Born Free Foundation - Keep Wildlife in the Wild

Elephant Cull Considered

28 February 2007

Categories: Homepage News, Elephants Campaign News

LONDON—The Born Free Foundation expressed utter disappointment today after Marthinus van Schalkwyk, South African Minister of Environmental Affairs & Tourism, announced that government-sanctioned elephant killing would be an option for inclusion in the country’s national wildlife management strategy. “The bold, forward-looking decision would have been to declare that cruel culling would be taken off the table,” said Will Travers, CEO of the Born Free Foundation. “Instead, decision-makers seem to embrace the most controversial option—slaughtering elephants.”

Between 1966 and 1994 more than 16,000 elephants were slaughtered in the Kruger National Park, as a method of 'population control'. Orphans from these culls were displaced in many cases, and today remain languishing in foreign lands—even in captivity in American zoos.  Born Free maintains that culling is not only controversial, but completely objectionable.

Numerous research studies show that elephant culling causes deep distress to these highly intelligent animals.  “We have a sincere ethical responsibility to protect elephants from this cruelty,” Travers noted. “The Minister has declared that management of natural resources ‘should be conducted ethically, humanely and rationally.’  If this is the case, he should hear loudly and clearly: elephant culling is not ethical, humane, or rational.”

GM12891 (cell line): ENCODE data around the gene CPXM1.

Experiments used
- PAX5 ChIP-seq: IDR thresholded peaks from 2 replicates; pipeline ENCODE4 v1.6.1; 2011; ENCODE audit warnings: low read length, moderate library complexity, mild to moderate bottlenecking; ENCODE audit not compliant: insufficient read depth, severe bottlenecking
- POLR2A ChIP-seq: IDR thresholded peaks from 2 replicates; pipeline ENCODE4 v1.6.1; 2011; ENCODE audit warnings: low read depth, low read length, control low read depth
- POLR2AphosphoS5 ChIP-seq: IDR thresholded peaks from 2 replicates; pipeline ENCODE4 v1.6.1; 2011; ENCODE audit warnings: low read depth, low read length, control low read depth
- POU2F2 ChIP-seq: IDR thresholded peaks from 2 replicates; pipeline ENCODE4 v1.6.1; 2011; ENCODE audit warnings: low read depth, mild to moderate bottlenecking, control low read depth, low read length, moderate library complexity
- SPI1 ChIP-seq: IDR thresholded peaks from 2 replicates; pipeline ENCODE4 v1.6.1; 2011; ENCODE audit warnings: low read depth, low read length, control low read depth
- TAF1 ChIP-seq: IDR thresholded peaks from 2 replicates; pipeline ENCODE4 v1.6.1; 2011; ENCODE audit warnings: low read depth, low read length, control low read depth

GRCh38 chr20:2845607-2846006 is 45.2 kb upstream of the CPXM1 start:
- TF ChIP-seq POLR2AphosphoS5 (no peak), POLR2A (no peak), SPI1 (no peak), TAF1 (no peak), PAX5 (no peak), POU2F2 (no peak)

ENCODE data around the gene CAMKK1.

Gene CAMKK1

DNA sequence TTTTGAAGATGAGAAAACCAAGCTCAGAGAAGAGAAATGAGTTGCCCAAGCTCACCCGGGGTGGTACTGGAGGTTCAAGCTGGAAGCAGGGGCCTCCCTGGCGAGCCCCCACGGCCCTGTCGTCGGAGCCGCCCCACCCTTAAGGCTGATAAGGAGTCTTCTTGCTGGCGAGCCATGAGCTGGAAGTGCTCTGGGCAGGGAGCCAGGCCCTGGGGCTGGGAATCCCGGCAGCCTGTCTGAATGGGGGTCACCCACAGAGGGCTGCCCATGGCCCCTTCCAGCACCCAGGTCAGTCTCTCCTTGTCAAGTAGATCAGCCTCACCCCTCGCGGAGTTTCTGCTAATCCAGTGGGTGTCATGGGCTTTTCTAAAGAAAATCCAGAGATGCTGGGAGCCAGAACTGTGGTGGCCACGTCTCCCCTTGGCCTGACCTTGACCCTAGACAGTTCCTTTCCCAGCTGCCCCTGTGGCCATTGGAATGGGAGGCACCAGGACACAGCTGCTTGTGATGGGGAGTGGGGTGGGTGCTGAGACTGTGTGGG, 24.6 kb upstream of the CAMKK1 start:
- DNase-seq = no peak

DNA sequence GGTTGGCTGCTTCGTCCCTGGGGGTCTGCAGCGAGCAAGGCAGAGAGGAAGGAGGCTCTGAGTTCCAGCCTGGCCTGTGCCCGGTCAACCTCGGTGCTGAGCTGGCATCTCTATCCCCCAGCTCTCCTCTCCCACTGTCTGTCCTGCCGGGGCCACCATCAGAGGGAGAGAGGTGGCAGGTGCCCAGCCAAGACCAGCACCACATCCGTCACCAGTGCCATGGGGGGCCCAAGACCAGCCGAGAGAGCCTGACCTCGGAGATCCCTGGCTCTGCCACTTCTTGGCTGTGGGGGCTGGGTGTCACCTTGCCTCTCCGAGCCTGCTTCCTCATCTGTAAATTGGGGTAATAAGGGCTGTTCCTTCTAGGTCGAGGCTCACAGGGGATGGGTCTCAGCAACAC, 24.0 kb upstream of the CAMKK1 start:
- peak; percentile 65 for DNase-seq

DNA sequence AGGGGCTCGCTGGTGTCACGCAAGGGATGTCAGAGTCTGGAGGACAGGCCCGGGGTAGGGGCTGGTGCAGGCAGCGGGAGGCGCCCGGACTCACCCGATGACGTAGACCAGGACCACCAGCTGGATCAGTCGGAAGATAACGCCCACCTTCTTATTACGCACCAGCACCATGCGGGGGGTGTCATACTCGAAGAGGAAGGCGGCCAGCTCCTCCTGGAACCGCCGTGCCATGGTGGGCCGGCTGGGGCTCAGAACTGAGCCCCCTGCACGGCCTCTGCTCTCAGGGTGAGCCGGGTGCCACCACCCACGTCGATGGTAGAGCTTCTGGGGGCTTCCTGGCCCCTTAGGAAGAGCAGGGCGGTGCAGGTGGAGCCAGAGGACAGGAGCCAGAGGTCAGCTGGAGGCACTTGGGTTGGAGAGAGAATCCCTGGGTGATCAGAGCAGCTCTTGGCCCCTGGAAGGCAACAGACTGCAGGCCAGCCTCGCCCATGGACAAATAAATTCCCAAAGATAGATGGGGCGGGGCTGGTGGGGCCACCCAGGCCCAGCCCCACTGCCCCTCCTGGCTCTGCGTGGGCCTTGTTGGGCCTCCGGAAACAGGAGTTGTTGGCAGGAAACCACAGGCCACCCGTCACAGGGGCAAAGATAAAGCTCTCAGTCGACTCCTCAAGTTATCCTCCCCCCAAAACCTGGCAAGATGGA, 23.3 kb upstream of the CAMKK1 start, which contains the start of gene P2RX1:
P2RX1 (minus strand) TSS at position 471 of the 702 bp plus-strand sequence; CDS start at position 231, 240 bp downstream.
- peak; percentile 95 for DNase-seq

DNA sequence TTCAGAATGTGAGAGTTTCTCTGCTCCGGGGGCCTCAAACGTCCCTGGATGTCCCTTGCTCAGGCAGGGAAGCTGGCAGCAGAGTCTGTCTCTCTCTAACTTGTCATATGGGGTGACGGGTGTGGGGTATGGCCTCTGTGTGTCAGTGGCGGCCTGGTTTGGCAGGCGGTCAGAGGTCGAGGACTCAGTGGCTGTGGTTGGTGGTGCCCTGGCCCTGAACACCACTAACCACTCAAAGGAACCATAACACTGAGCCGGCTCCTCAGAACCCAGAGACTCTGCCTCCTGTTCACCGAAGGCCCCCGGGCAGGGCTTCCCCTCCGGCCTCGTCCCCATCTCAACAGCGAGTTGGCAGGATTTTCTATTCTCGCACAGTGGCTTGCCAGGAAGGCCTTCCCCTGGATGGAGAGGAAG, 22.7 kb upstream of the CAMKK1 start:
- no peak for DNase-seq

Born Free’s extensive research on elephant conservation and African elephant management strategies finds that culling is a short-term fix, as elephants may increase breeding to compensate for unnatural population losses through culling.

Additionally, there is a considerable continental impact to elephant killing in South Africa. While elephants across Africa continue to suffer from habitat destruction, the bushmeat trade, and poaching for their tusks, culling will lead to increased national ivory stockpiles and considerable pressure to commercialize this ivory on the international market. 

“Further,” Travers continued, “the Minister asserts that ‘within the African context, sustainable use of natural resources is necessary and appropriate.’  Born Free supports real conservation, and contends that non-consumptive wildlife utilization can indeed be good and profitable for wildlife management and African communities.  Culling cannot.”

Born Free supports a series of alternatives to culling including range expansion, translocation, and contraception, and urges the Minister to reconsider including elephant culling as a national management option.  Travers concluded: “Clearly, the international community will take a close look at South Africa’s decision on culling.  Many tourists to South Africa may well reconsider their plans when faced with the reality of traveling to a country that condones the killing of its elephants. National parks should be safe havens for elephants—not killing fields.”

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